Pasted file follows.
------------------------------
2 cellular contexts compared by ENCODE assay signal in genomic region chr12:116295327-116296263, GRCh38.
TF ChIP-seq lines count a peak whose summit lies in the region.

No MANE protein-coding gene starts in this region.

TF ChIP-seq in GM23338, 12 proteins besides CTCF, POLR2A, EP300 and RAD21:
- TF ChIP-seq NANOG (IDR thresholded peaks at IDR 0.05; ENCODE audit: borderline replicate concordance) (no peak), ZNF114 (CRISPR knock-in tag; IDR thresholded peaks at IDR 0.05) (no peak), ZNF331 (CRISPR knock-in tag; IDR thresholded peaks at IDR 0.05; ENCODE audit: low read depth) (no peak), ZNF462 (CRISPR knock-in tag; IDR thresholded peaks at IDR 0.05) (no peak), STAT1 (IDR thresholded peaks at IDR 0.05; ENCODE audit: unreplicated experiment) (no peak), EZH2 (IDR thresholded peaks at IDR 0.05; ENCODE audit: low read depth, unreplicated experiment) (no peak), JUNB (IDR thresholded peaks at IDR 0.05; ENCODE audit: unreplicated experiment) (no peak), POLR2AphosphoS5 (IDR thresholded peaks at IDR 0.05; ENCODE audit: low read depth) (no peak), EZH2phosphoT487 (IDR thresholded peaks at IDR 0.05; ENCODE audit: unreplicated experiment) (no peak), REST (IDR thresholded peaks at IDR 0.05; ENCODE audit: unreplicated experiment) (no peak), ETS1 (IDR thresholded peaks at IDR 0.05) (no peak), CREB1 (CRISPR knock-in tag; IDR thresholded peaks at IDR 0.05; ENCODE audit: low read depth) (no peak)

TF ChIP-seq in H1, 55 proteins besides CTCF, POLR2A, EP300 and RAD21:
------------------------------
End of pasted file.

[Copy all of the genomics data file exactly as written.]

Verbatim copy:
2 cellular contexts compared by ENCODE assay signal in genomic region chr12:116295327-116296263, GRCh38.
TF ChIP-seq lines count a peak whose summit lies in the region.

No MANE protein-coding gene starts in this region.

TF ChIP-seq in GM23338, 12 proteins besides CTCF, POLR2A, EP300 and RAD21:
- TF ChIP-seq NANOG (IDR thresholded peaks at IDR 0.05; ENCODE audit: borderline replicate concordance) (no peak), ZNF114 (CRISPR knock-in tag; IDR thresholded peaks at IDR 0.05) (no peak), ZNF331 (CRISPR knock-in tag; IDR thresholded peaks at IDR 0.05; ENCODE audit: low read depth) (no peak), ZNF462 (CRISPR knock-in tag; IDR thresholded peaks at IDR 0.05) (no peak), STAT1 (IDR thresholded peaks at IDR 0.05; ENCODE audit: unreplicated experiment) (no peak), EZH2 (IDR thresholded peaks at IDR 0.05; ENCODE audit: low read depth, unreplicated experiment) (no peak), JUNB (IDR thresholded peaks at IDR 0.05; ENCODE audit: unreplicated experiment) (no peak), POLR2AphosphoS5 (IDR thresholded peaks at IDR 0.05; ENCODE audit: low read depth) (no peak), EZH2phosphoT487 (IDR thresholded peaks at IDR 0.05; ENCODE audit: unreplicated experiment) (no peak), REST (IDR thresholded peaks at IDR 0.05; ENCODE audit: unreplicated experiment) (no peak), ETS1 (IDR thresholded peaks at IDR 0.05) (no peak), CREB1 (CRISPR knock-in tag; IDR thresholded peaks at IDR 0.05; ENCODE audit: low read depth) (no peak)

TF ChIP-seq in H1, 55 proteins besides CTCF, POLR2A, EP300 and RAD21: